Star of stage musicals like the Boy From Oz, and former Dancing with the Stars judge Todd McKenney has weighed into a Sydney pensioner’s battle to keep his greyhound after his strata scheme changed its by-laws to ban pets.
According to a story in the Daily Telegraph this week (July 7), 83-year-old Colin Marshall bought a unit in Rose Bay after checking that it had pet-friendly by-laws.
But two months after he moved in, the owners corporation changed its “pets possible” by-law to exclude everything except assistance animals, which have to be specially trained and registered.
Now he’s been told he needs to apply for permission for his greyhounds, knowing that under the terms of the new by-law, it will be refused and he or his best mate Bu will have to move out.
Now Todd, who is national Ambassador for the Greyhound Adoption Program dog rescue charity has offered to help in any way he can.
The battle to allow Colin to keep his pets is being led by Richard Buttrose – son of ABC supremo Ita – and Eastern Suburbs real estate identity Danny Doff.
“Colin was looking to downsize and need an apartment close by that allowed pets,” Danny told Flat Chat. “I helped him to find his current apartment and we made sure they allowed pets, albeit with the permission of the strata committee.”
Generally speaking, in cases like this, if the by-laws say permission is required, it can’t be unreasonably refused. So Danny emailed the committee and the strata manager a couple of times to make sure Colin’s greyhound would be allowed, but received no answer.
So then, he told Flat Chat, he downloaded a standard pet application form and sent it to the committee, getting a notice of receipt in return.
With no further communication from the committee, Danny and Colin assumed everything was okay, proceded with the purchase and Colin and his pet greyhund Bu moved in.
Two months later, the building passed a new by-law, which basically forbids the keeping of pets.
‘They went from a by-law that was basically two lines to one that fills a whole page and effectively bans pets except registered assistance animals,” Danny says. ‘Now Colin has been told that he is in breach of the by-laws and has to apply under the new rules under which animals can’t be allowed.’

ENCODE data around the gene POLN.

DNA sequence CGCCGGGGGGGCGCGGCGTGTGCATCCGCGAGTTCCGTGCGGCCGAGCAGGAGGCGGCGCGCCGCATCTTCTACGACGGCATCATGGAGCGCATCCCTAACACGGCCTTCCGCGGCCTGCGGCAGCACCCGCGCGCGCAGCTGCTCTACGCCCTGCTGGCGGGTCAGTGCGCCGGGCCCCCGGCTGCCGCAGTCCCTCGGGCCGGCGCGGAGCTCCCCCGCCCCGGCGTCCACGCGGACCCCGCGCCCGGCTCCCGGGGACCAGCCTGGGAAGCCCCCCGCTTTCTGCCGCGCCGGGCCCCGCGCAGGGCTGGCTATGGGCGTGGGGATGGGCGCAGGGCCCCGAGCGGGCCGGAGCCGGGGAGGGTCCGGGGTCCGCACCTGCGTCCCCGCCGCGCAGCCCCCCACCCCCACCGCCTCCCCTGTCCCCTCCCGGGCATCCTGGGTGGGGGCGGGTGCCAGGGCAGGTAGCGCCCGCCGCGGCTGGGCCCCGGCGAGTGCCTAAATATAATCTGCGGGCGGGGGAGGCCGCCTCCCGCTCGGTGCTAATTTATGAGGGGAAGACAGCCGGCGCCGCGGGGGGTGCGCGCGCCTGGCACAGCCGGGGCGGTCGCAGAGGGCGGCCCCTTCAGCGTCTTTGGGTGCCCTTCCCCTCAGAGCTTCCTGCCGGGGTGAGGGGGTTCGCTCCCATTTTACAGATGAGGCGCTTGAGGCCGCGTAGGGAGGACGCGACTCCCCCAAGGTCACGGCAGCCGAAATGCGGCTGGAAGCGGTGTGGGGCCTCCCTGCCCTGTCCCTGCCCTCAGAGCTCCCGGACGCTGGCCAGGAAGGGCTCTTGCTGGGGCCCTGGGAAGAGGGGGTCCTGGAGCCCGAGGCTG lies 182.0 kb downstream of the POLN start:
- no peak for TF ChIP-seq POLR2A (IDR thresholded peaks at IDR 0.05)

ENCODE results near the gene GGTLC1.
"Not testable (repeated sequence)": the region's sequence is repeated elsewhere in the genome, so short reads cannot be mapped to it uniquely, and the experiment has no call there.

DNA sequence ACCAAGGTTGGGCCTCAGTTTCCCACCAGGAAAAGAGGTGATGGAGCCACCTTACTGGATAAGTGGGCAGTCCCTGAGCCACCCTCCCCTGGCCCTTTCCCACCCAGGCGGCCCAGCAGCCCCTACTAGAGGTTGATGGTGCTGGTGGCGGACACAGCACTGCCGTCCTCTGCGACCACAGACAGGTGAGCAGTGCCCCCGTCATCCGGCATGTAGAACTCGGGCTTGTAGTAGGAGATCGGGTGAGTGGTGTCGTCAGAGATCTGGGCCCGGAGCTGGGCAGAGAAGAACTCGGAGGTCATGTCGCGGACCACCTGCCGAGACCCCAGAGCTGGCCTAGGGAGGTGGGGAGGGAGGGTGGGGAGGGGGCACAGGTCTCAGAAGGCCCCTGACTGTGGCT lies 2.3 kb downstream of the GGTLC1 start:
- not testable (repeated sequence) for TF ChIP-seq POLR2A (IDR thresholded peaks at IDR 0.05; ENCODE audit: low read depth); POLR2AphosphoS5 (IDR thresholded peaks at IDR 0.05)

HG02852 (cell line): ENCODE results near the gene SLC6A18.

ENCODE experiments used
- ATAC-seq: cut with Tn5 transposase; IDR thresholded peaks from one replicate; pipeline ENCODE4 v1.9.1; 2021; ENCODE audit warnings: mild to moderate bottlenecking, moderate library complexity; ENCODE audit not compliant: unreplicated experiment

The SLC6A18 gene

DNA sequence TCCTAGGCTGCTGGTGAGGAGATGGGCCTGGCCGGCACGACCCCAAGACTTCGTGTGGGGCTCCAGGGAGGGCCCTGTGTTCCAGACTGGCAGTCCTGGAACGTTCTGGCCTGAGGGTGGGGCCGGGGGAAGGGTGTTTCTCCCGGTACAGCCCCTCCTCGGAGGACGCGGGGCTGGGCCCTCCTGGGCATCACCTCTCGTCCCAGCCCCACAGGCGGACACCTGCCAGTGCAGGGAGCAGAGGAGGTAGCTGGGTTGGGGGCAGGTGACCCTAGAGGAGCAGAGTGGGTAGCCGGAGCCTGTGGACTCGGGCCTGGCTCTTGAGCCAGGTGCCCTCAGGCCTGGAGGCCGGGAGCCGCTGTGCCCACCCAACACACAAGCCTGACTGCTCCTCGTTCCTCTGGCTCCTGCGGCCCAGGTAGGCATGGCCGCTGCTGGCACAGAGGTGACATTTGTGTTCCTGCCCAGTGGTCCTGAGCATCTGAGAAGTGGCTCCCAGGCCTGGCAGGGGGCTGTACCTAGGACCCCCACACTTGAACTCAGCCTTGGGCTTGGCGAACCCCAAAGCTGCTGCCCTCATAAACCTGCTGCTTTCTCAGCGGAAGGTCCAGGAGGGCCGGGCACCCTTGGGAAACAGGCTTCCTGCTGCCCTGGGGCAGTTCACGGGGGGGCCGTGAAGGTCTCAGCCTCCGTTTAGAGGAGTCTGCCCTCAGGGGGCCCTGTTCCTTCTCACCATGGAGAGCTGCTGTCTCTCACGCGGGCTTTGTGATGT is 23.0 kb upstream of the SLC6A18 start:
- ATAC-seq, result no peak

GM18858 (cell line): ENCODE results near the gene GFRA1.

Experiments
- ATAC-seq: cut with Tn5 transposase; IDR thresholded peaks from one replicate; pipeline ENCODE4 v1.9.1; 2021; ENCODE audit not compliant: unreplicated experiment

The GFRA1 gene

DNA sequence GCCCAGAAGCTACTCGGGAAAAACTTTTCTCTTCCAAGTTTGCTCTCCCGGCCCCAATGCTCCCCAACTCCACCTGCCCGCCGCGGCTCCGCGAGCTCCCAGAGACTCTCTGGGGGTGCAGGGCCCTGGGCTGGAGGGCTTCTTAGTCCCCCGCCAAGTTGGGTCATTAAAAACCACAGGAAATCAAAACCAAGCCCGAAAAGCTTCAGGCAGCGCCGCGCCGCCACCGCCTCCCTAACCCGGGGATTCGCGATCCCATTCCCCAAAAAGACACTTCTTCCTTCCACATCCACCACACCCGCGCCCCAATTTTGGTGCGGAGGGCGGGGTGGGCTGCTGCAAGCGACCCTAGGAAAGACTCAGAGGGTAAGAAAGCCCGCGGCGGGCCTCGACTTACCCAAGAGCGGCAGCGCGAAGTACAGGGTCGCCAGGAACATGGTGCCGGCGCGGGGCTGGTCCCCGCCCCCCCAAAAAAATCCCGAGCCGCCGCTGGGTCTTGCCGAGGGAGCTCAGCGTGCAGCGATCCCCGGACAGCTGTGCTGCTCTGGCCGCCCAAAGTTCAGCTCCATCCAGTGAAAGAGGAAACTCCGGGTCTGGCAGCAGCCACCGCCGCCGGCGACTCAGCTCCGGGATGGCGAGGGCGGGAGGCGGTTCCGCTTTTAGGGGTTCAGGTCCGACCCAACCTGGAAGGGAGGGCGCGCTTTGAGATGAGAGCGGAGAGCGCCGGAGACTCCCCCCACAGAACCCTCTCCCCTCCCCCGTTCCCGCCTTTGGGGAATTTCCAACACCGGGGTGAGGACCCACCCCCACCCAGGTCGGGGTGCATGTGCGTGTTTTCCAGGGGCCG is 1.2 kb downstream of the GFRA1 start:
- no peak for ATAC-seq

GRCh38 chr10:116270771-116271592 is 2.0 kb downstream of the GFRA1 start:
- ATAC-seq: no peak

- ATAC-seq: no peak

Colin has been advised that, since the committee can’t allow Bu to stay under the new rules, he shouldn’t apply as that would be conceding that the new by-laws, rather than the previous ones, applied to him.
Todd waltzes in
Enter Todd McKenney, who is outraged that a pensioner and his pooch should be treated this way.
‘Greyhounds are perfect apartment animals,’ he says. ‘They are quiet and gentle, very affectionate and have a calming effect on their owners, especially older people.’
Todd has activated his thousands of supporters – the Todd Squad – to get busy on social media and has offered to do whatever he can to help Colin and Bu.
It seems like this is a clear case when the strata committee is barking up the wrong tree.
FLAT CHAT COMMENT
Although strata schemes can pass by-laws that ban pets, they can’t act retrospectively.
Normally, in a building that had previously allowed pets but which chose to change that, any existing pets would be allowed to stay under “grandfathering” provisions, which would allow them to stay but not be replaced.
Trying to retrospectively impose a pet ban on owners who, based on the previous wording of the scheme’s by-laws, genuinely believed that they could have companion animals and the actions (or lack thereof) of the committee and/or strata manager, is almost the definition of “harsh, unconscionable or oppressive”, which the Strata Schemes Management Act defines as grounds for having a by-law rescinded.
It sounds like this scheme had a loosely written by-law that would have allowed pets, even though the majority of owners may not have wanted them.
That they decided to change it after rescue greyhound was brought into the building seems grossly unfair.
If they didn’t like their by-law, they should have changed it years ago, especially since every strata scheme in NSW was advised to check their by-laws when the new laws came in, in 2016.
Saying “we have never had pets in this building” is not a reason for refusing an application – it’s just a statement of fact.
Someone dropped the ball in this case, but there’s no way that Colin and Bu should have to suffer because of someone else’s snafu.